FIG. 19 is an enlarged view of the area of detail identified in FIG. 18;

FIG. 20 is a side cross-sectional view illustrating the cover mounted to the connector apparatus;

FIG. 21 is a side plan view of another alternate embodiment of a connector apparatus;

FIG. 22 is a side cross-sectional view illustrating the connector apparatus of FIG. 21 releasably coupled to the catheter;

FIG. 23 is a perspective view of an alternate embodiment of the connector apparatus including opposed bifurcated segments for connecting two catheters in series;

FIG. 24 is a perspective view of an alternate embodiment of the connector apparatus incorporating three mounting elements for use with a triple lumen catheter;

FIG. 25 is an axial view of the connector apparatus of FIG. 24;

FIG. 26 is a perspective view of an alternate embodiment of the connector apparatus incorporating a single mounting element for use with a single lumen catheter;

DETAILED DESCRIPTION OF THE EMBODIMENTS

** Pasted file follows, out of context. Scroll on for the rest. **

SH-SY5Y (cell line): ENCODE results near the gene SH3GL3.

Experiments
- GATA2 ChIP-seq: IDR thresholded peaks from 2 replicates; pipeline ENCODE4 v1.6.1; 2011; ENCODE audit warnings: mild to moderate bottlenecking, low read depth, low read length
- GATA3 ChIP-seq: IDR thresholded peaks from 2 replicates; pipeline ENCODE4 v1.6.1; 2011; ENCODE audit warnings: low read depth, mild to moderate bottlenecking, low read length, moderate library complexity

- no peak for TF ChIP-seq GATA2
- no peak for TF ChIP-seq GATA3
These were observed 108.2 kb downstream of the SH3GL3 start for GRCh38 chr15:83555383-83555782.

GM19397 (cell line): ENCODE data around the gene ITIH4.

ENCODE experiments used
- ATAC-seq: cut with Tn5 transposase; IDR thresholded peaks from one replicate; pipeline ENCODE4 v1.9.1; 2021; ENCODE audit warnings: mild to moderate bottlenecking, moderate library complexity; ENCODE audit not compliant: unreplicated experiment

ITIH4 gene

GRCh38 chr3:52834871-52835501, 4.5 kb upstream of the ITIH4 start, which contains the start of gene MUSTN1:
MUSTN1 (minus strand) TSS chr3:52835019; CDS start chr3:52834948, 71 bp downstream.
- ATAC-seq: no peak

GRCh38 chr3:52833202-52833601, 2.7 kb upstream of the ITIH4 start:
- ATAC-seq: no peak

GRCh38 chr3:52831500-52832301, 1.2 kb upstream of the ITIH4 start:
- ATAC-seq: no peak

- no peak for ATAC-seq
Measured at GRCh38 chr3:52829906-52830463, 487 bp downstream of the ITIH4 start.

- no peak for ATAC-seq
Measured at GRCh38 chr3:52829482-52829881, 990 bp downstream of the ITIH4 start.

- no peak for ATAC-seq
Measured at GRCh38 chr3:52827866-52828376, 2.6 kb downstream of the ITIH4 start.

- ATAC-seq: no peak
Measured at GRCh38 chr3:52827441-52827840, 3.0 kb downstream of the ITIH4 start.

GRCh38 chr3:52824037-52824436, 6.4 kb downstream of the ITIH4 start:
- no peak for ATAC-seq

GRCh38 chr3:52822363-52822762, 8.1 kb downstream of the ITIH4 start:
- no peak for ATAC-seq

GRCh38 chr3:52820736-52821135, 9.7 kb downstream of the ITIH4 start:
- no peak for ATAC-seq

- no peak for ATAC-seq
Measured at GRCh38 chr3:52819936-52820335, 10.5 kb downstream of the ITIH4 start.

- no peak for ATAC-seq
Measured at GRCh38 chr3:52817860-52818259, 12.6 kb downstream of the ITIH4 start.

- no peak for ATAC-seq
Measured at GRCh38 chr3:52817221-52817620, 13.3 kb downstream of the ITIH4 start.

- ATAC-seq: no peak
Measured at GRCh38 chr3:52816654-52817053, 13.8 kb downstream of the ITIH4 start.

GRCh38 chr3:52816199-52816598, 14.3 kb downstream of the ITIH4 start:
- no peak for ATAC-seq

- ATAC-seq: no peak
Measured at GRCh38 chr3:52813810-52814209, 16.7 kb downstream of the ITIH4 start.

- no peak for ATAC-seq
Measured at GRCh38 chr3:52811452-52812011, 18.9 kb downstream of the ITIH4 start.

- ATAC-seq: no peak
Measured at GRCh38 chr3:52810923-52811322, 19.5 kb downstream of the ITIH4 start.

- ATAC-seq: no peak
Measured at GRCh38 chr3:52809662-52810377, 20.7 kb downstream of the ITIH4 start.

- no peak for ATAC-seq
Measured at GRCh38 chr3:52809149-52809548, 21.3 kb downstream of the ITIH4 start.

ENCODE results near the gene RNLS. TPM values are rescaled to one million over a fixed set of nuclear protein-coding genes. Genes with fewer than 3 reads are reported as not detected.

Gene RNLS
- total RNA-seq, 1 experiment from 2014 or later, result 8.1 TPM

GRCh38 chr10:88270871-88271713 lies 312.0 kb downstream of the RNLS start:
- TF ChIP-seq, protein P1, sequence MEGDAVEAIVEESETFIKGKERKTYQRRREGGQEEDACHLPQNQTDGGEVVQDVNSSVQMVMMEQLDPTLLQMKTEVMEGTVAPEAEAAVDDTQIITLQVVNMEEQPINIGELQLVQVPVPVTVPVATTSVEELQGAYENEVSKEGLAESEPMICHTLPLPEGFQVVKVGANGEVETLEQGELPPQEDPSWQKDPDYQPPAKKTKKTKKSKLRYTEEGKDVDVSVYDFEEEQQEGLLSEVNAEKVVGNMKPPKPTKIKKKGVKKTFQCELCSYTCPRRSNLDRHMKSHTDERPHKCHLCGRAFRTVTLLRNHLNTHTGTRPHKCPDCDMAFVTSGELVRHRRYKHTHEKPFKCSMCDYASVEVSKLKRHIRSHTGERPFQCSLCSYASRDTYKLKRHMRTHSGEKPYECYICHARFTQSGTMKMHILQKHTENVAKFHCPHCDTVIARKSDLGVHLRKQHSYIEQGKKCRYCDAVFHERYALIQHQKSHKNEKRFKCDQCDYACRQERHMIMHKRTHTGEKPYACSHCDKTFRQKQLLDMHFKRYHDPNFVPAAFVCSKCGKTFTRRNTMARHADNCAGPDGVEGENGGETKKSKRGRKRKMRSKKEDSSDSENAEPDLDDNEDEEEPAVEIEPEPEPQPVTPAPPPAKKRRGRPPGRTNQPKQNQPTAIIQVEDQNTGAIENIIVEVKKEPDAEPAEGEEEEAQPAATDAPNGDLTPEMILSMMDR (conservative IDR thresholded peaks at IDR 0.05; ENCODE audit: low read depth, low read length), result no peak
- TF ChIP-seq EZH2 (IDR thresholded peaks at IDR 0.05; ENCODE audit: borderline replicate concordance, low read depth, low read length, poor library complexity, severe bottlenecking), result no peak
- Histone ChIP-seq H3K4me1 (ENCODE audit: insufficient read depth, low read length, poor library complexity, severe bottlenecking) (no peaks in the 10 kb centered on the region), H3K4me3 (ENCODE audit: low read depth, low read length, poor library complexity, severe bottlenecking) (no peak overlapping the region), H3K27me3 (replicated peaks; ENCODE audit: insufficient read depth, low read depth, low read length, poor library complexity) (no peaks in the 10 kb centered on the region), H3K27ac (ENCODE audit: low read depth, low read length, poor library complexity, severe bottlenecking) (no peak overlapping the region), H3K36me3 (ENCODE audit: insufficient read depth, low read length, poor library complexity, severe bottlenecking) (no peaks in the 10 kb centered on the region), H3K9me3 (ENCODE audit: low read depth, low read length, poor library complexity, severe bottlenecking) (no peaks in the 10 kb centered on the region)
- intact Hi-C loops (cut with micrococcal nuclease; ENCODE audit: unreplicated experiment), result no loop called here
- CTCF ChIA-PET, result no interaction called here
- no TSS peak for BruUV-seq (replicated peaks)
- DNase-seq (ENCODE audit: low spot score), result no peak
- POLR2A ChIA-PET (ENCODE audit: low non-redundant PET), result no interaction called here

The exemplary embodiments of the present disclosure are directed to a medical system incorporating a catheter connector apparatus adapted to connect a catheter to a variety of instruments during the course of a surgical procedure. The connector apparatus of the present disclosure has particular application for use in positioning a catheter during a hemodialysis catheter implantation procedure. It is envisioned, however, that the present disclosure may be employed with a range of applications including surgical, diagnostic and related treatments of diseases and body ailments of a subject.